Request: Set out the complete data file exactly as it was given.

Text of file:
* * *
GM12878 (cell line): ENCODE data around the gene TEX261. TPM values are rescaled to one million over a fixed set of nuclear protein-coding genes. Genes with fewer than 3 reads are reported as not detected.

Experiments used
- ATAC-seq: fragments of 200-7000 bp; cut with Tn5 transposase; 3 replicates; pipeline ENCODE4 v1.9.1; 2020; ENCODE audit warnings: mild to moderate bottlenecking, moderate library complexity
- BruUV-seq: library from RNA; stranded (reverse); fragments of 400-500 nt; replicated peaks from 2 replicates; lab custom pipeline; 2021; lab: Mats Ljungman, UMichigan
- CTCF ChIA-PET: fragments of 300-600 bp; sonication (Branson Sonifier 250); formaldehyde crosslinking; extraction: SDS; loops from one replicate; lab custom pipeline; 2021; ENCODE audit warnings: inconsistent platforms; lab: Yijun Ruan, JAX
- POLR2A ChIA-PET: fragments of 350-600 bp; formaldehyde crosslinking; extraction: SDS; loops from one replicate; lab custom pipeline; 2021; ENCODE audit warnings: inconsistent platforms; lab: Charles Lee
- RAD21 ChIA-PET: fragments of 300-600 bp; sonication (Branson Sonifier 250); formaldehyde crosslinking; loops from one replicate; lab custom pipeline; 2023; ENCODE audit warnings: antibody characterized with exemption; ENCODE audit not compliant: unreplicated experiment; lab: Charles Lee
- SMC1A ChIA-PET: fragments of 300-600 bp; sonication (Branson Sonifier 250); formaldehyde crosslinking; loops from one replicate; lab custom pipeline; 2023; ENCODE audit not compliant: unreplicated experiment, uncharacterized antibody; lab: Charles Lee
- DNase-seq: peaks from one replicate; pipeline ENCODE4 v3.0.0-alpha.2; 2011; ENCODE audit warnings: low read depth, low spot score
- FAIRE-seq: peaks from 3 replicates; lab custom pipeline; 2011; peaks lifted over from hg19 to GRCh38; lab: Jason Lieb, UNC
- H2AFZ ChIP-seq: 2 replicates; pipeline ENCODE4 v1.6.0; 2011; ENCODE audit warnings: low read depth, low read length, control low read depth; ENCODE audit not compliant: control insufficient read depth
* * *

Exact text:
GM12878 (cell line): ENCODE data around the gene TEX261. TPM values are rescaled to one million over a fixed set of nuclear protein-coding genes. Genes with fewer than 3 reads are reported as not detected.

Experiments used
- ATAC-seq: fragments of 200-7000 bp; cut with Tn5 transposase; 3 replicates; pipeline ENCODE4 v1.9.1; 2020; ENCODE audit warnings: mild to moderate bottlenecking, moderate library complexity
- BruUV-seq: library from RNA; stranded (reverse); fragments of 400-500 nt; replicated peaks from 2 replicates; lab custom pipeline; 2021; lab: Mats Ljungman, UMichigan
- CTCF ChIA-PET: fragments of 300-600 bp; sonication (Branson Sonifier 250); formaldehyde crosslinking; extraction: SDS; loops from one replicate; lab custom pipeline; 2021; ENCODE audit warnings: inconsistent platforms; lab: Yijun Ruan, JAX
- POLR2A ChIA-PET: fragments of 350-600 bp; formaldehyde crosslinking; extraction: SDS; loops from one replicate; lab custom pipeline; 2021; ENCODE audit warnings: inconsistent platforms; lab: Charles Lee
- RAD21 ChIA-PET: fragments of 300-600 bp; sonication (Branson Sonifier 250); formaldehyde crosslinking; loops from one replicate; lab custom pipeline; 2023; ENCODE audit warnings: antibody characterized with exemption; ENCODE audit not compliant: unreplicated experiment; lab: Charles Lee
- SMC1A ChIA-PET: fragments of 300-600 bp; sonication (Branson Sonifier 250); formaldehyde crosslinking; loops from one replicate; lab custom pipeline; 2023; ENCODE audit not compliant: unreplicated experiment, uncharacterized antibody; lab: Charles Lee
- DNase-seq: peaks from one replicate; pipeline ENCODE4 v3.0.0-alpha.2; 2011; ENCODE audit warnings: low read depth, low spot score
- FAIRE-seq: peaks from 3 replicates; lab custom pipeline; 2011; peaks lifted over from hg19 to GRCh38; lab: Jason Lieb, UNC
- H2AFZ ChIP-seq: 2 replicates; pipeline ENCODE4 v1.6.0; 2011; ENCODE audit warnings: low read depth, low read length, control low read depth; ENCODE audit not compliant: control insufficient read depth